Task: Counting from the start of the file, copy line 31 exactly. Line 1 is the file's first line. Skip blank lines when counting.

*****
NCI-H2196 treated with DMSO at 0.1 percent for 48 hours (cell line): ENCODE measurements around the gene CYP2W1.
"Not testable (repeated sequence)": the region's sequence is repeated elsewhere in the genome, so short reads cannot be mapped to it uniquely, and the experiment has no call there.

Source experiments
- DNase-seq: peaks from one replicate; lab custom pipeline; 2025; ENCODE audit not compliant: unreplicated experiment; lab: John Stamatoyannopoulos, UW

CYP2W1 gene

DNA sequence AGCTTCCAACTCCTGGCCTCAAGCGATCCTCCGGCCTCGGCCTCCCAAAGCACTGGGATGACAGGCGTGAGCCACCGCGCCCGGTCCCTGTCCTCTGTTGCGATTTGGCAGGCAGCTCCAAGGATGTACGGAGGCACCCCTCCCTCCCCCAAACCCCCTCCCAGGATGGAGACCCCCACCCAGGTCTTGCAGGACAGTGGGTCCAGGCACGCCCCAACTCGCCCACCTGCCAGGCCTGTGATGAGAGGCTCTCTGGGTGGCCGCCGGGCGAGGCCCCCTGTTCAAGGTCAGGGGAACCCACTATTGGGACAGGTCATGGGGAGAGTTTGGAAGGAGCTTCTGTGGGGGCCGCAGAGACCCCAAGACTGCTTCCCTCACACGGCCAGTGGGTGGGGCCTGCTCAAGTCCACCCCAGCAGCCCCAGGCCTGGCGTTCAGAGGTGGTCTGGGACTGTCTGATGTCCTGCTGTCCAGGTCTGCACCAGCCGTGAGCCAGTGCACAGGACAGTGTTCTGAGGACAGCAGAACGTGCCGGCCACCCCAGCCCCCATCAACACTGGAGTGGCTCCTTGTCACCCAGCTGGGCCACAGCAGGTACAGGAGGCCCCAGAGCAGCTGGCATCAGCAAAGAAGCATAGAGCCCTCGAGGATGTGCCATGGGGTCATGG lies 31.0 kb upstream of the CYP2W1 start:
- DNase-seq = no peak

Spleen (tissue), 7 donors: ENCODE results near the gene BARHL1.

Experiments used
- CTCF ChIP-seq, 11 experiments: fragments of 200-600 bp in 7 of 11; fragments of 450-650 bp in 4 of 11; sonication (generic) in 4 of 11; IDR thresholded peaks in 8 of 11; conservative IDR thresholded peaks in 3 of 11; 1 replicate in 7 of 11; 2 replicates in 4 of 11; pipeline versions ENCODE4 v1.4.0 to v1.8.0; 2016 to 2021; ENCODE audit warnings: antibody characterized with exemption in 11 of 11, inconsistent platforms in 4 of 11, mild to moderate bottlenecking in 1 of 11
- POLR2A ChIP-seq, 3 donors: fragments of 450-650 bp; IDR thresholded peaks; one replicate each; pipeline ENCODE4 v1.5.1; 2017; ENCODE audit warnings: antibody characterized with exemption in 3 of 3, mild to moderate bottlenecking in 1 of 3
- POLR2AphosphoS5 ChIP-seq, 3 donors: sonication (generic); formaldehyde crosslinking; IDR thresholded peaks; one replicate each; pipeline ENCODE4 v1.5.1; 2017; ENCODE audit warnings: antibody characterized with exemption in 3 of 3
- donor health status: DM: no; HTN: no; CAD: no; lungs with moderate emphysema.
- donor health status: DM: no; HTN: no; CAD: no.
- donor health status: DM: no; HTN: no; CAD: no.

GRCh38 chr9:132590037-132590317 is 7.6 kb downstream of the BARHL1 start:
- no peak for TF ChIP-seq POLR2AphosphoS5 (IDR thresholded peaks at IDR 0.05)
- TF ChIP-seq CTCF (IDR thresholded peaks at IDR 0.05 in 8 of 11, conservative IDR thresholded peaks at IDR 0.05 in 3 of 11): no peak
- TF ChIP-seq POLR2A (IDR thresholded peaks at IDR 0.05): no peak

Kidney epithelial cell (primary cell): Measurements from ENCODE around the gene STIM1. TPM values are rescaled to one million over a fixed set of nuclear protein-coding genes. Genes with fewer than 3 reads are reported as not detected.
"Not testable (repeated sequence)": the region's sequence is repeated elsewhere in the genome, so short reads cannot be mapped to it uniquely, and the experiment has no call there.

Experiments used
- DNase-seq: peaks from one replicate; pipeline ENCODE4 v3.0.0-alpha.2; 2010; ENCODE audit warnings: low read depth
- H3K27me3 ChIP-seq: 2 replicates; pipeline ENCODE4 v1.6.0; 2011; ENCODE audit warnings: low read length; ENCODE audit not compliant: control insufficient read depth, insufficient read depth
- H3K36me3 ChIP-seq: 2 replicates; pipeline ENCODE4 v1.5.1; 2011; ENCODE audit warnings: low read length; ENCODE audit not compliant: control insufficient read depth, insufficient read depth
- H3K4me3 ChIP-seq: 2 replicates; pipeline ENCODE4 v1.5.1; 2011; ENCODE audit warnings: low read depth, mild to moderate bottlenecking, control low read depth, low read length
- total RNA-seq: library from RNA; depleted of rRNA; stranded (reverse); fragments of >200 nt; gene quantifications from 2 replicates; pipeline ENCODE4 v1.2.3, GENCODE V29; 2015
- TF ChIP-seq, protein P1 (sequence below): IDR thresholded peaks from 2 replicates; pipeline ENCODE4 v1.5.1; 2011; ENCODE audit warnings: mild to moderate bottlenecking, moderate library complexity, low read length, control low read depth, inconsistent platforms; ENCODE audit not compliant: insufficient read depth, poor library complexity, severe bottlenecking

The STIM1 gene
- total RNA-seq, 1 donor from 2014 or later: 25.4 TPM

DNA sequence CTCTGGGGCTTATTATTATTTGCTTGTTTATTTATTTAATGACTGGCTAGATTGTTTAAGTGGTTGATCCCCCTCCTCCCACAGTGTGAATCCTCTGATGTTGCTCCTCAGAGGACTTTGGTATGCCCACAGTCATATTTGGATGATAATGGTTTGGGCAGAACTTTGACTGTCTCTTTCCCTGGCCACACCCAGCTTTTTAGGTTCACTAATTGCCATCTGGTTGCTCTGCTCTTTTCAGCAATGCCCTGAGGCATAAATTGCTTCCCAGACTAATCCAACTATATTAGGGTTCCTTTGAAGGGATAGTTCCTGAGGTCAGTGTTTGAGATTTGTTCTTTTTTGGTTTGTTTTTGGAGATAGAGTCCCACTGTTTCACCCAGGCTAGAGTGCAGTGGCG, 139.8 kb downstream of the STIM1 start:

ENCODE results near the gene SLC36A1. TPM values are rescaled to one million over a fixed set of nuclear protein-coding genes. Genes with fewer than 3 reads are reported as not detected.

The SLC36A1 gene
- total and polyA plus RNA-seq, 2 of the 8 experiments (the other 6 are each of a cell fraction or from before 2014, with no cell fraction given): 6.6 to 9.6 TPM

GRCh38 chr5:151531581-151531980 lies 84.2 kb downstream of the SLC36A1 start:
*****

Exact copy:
DNA sequence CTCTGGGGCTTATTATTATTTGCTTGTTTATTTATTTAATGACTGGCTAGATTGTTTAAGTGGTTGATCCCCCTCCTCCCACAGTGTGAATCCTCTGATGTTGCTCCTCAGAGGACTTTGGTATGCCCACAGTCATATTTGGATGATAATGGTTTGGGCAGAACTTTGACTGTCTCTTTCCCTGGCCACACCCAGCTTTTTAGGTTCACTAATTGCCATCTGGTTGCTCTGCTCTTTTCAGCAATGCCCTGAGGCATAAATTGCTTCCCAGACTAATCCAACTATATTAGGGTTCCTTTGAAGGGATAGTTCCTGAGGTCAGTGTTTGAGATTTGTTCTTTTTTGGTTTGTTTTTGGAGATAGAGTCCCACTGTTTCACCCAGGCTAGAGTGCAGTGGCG, 139.8 kb downstream of the STIM1 start: